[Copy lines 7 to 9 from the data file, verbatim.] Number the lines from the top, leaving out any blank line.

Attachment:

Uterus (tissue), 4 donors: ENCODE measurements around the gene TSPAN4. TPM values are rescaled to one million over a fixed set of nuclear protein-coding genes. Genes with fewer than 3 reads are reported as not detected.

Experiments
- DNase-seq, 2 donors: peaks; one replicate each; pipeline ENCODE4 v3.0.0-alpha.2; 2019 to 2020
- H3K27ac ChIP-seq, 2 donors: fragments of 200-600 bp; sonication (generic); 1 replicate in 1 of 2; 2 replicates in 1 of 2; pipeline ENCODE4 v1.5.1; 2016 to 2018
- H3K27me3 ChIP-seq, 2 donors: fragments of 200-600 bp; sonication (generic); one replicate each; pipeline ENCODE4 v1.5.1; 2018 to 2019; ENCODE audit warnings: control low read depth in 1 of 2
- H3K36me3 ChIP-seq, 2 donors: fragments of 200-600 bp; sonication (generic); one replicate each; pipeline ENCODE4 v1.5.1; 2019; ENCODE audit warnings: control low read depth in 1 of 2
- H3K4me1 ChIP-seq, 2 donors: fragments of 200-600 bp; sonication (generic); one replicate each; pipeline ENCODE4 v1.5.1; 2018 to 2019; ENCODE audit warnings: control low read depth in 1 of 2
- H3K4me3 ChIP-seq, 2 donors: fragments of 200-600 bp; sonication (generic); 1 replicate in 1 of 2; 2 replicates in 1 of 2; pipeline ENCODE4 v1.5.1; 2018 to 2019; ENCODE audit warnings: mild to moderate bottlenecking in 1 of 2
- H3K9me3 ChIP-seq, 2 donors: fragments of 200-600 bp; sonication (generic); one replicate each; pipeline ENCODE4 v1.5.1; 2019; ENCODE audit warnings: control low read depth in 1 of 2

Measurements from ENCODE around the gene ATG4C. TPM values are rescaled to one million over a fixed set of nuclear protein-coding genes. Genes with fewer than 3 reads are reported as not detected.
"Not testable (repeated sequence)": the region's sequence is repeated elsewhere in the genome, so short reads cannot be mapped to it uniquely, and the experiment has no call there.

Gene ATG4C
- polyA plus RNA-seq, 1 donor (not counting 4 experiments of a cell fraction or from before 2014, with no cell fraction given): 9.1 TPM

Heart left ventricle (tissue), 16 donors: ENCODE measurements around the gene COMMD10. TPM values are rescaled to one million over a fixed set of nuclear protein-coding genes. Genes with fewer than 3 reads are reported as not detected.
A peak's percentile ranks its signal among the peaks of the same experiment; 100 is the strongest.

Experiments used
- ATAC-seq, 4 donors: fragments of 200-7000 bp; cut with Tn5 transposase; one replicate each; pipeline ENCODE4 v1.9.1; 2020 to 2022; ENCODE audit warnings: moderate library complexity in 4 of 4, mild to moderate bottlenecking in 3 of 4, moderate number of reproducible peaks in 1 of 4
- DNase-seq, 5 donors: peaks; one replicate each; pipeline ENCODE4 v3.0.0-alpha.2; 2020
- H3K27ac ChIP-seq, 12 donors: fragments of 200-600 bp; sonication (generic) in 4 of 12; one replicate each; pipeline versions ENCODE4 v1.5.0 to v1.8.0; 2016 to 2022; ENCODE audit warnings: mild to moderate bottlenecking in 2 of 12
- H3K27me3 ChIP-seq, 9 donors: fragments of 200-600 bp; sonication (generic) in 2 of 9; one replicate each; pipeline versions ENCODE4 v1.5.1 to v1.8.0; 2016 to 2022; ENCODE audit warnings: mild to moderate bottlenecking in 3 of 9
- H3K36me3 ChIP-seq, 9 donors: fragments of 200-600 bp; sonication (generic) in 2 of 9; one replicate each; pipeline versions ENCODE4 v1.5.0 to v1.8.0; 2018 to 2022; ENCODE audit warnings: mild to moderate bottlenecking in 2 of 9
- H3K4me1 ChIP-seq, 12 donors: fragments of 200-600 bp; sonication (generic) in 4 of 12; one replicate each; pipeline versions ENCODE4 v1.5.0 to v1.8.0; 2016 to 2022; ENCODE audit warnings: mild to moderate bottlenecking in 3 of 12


- H3K4me1 ChIP-seq, 2 donors: fragments of 200-600 bp; sonication (generic); one replicate each; pipeline ENCODE4 v1.5.1; 2018 to 2019; ENCODE audit warnings: control low read depth in 1 of 2
- H3K4me3 ChIP-seq, 2 donors: fragments of 200-600 bp; sonication (generic); 1 replicate in 1 of 2; 2 replicates in 1 of 2; pipeline ENCODE4 v1.5.1; 2018 to 2019; ENCODE audit warnings: mild to moderate bottlenecking in 1 of 2
- H3K9me3 ChIP-seq, 2 donors: fragments of 200-600 bp; sonication (generic); one replicate each; pipeline ENCODE4 v1.5.1; 2019; ENCODE audit warnings: control low read depth in 1 of 2